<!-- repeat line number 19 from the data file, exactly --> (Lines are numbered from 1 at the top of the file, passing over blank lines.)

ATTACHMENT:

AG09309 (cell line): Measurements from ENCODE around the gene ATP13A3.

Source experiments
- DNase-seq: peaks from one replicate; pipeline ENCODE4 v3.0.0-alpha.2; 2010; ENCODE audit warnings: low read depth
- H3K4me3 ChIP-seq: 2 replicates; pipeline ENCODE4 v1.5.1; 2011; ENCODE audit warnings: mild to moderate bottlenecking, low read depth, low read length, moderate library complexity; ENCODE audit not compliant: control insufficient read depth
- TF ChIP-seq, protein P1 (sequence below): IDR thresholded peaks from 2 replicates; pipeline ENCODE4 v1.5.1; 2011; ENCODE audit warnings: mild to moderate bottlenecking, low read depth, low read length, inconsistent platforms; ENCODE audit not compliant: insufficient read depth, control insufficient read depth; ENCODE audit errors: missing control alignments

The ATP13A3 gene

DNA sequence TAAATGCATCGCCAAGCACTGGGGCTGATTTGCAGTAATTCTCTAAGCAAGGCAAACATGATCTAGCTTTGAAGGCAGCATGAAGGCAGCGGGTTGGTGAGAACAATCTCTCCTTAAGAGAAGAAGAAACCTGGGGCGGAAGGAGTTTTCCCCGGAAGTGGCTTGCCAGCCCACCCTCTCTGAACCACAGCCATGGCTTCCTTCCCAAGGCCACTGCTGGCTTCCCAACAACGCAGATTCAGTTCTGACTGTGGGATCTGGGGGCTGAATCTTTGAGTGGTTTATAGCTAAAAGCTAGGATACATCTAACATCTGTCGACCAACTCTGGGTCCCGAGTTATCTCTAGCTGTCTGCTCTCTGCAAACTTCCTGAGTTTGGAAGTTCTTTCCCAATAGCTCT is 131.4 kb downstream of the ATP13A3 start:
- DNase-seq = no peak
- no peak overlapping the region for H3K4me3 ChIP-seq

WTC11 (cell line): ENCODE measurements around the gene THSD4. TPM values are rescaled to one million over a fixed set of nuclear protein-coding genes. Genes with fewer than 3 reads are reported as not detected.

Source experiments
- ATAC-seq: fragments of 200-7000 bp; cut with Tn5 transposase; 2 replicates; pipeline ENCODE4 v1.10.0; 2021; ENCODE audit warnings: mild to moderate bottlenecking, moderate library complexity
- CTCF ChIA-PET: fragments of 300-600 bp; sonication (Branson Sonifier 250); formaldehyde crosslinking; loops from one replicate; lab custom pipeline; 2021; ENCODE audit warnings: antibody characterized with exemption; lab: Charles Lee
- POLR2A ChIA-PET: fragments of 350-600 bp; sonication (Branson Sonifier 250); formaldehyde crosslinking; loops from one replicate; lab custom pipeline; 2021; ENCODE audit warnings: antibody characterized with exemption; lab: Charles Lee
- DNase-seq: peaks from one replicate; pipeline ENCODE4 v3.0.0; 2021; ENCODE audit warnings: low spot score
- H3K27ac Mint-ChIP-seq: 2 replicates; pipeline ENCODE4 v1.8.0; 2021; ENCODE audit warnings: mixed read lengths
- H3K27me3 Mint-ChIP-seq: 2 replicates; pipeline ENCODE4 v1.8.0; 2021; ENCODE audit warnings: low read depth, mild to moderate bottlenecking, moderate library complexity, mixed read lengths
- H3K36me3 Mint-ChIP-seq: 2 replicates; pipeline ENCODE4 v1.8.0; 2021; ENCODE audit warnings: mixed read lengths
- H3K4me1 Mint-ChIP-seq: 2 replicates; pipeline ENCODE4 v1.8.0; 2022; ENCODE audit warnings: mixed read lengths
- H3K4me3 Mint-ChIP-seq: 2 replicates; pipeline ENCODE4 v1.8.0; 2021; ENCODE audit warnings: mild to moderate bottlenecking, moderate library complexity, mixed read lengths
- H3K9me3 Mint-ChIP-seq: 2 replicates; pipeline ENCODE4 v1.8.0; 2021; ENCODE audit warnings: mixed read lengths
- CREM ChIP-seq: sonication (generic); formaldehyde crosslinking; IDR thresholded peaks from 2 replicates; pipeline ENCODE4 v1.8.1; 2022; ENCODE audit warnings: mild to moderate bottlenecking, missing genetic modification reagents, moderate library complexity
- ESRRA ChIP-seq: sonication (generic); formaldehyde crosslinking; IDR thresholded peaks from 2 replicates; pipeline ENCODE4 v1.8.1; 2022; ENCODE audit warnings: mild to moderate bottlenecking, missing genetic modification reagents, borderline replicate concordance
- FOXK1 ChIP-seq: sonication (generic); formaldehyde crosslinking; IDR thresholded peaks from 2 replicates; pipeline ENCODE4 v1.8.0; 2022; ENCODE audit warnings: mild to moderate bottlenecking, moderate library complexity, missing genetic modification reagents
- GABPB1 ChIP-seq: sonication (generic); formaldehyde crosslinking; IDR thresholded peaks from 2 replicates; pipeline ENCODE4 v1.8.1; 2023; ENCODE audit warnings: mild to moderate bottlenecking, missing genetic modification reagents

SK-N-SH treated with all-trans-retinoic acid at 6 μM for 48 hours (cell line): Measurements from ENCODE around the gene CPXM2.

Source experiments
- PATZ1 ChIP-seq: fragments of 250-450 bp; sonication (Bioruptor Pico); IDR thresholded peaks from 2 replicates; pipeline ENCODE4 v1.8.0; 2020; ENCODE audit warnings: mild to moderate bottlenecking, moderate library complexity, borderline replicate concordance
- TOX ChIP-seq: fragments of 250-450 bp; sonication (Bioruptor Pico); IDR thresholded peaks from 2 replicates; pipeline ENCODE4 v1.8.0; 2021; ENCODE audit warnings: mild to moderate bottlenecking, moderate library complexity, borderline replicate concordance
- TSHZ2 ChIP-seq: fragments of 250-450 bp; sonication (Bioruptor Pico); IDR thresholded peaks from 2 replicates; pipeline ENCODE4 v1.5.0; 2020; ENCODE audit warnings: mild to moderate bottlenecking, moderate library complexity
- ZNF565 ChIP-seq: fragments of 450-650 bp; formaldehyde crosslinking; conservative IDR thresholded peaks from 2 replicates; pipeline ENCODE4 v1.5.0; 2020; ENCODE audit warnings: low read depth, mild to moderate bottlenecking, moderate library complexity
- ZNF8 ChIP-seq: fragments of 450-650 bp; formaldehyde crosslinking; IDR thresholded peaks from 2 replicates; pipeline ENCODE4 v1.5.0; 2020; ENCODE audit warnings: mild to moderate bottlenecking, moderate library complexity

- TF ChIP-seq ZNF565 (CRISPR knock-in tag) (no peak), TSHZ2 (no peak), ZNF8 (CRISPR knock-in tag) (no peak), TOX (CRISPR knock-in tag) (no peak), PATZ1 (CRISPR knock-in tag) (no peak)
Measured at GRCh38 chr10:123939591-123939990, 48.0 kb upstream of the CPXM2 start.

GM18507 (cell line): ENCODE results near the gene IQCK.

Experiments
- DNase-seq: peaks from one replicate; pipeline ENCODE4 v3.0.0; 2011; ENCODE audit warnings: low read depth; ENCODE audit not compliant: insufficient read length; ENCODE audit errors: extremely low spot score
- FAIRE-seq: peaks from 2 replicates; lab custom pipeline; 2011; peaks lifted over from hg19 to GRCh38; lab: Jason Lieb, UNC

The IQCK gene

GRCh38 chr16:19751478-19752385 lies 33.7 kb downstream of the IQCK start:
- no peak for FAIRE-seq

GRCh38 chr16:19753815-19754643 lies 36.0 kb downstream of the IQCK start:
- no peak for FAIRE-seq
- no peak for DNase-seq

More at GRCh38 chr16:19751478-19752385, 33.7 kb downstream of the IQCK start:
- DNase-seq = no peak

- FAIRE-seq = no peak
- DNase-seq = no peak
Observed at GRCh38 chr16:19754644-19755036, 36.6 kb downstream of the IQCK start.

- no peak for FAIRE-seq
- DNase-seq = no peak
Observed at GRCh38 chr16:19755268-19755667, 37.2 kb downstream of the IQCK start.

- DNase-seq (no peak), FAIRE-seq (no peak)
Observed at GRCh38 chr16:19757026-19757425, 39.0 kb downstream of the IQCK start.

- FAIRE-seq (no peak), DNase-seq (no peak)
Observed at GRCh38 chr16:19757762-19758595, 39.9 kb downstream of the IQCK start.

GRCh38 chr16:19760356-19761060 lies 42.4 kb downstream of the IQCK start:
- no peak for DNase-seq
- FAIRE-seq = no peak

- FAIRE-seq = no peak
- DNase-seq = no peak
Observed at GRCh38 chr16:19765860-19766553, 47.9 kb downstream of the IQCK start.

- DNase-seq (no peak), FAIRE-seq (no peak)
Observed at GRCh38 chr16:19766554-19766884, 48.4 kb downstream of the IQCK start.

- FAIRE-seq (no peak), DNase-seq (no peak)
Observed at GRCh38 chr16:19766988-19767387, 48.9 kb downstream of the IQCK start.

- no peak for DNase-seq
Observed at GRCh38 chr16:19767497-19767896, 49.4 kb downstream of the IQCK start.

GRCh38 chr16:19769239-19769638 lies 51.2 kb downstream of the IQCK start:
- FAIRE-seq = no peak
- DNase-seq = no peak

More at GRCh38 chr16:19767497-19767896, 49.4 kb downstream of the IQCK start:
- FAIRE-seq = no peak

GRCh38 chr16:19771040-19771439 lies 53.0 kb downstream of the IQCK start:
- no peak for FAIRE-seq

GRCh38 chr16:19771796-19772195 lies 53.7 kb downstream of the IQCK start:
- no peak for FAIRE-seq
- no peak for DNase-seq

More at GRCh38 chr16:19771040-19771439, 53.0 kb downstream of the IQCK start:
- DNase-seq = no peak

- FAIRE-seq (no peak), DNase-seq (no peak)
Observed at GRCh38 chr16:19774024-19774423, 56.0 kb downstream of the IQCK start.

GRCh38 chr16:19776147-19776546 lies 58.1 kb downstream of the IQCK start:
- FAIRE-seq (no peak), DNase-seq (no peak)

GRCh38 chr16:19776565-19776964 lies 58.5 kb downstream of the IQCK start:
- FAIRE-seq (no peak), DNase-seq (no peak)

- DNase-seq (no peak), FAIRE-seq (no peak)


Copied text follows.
- H3K4me1 Mint-ChIP-seq: 2 replicates; pipeline ENCODE4 v1.8.0; 2022; ENCODE audit warnings: mixed read lengths